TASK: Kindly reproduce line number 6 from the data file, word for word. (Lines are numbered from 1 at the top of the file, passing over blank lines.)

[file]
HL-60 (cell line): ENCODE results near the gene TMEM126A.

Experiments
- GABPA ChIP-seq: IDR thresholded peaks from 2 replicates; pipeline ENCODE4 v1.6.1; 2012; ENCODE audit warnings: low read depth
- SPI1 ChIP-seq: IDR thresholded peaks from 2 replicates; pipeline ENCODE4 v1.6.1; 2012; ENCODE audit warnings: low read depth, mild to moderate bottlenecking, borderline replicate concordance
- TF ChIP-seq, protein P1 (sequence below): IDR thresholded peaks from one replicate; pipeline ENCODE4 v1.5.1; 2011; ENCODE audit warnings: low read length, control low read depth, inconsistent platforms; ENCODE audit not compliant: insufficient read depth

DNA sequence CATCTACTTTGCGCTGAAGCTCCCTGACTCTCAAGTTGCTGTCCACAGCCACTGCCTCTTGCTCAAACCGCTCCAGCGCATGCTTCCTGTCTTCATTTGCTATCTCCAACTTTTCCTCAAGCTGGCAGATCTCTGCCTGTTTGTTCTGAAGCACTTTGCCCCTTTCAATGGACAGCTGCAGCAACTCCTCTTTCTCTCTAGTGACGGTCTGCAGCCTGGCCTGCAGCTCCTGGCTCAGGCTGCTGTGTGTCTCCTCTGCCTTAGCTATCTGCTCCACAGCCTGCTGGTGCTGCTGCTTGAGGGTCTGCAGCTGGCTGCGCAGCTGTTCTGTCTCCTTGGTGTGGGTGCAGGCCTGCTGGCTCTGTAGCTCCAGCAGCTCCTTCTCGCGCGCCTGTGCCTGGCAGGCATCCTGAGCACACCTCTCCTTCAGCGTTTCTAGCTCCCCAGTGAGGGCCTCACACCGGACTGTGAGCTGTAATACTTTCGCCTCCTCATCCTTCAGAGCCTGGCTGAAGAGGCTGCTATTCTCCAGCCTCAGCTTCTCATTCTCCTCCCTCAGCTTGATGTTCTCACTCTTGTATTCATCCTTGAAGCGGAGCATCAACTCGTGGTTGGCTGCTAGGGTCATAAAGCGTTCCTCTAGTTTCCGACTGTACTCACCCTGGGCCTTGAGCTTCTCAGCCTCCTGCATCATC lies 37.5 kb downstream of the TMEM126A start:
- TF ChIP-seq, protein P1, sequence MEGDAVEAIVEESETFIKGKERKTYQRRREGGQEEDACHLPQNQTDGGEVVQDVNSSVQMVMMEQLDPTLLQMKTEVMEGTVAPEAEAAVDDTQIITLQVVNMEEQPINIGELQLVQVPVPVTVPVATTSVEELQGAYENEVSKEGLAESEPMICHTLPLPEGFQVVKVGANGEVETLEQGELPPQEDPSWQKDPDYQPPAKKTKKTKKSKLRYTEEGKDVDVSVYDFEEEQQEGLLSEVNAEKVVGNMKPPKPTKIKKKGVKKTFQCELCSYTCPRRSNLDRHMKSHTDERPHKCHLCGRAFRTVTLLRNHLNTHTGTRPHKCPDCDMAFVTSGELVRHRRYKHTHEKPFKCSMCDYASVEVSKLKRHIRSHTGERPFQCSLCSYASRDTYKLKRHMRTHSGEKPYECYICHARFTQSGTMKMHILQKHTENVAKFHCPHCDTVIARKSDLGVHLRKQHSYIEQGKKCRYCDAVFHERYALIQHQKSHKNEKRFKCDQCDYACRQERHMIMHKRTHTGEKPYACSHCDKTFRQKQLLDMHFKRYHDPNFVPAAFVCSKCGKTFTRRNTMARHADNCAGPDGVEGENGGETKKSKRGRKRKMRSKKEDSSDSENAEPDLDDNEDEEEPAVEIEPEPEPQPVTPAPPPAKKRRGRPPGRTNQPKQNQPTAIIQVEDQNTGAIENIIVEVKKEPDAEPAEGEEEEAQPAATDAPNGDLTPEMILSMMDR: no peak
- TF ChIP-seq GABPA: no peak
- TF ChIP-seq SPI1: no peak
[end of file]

DNA sequence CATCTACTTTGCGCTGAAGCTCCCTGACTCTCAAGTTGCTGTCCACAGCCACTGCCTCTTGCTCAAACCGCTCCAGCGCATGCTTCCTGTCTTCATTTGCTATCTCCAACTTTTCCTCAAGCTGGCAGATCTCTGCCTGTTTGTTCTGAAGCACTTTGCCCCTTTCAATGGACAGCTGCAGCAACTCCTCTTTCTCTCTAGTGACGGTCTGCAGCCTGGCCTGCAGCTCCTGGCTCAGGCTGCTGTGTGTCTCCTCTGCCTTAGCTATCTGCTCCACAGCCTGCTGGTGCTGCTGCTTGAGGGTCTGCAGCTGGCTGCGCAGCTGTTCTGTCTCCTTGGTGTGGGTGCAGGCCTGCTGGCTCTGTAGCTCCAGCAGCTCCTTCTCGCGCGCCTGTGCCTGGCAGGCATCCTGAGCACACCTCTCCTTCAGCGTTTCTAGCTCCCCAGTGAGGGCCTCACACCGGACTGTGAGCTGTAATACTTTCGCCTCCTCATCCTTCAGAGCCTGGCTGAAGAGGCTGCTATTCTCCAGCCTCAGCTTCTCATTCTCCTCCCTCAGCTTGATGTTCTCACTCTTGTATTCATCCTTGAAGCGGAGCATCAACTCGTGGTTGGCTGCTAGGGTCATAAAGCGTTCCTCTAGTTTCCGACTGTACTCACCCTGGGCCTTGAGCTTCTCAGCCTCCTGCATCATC lies 37.5 kb downstream of the TMEM126A start: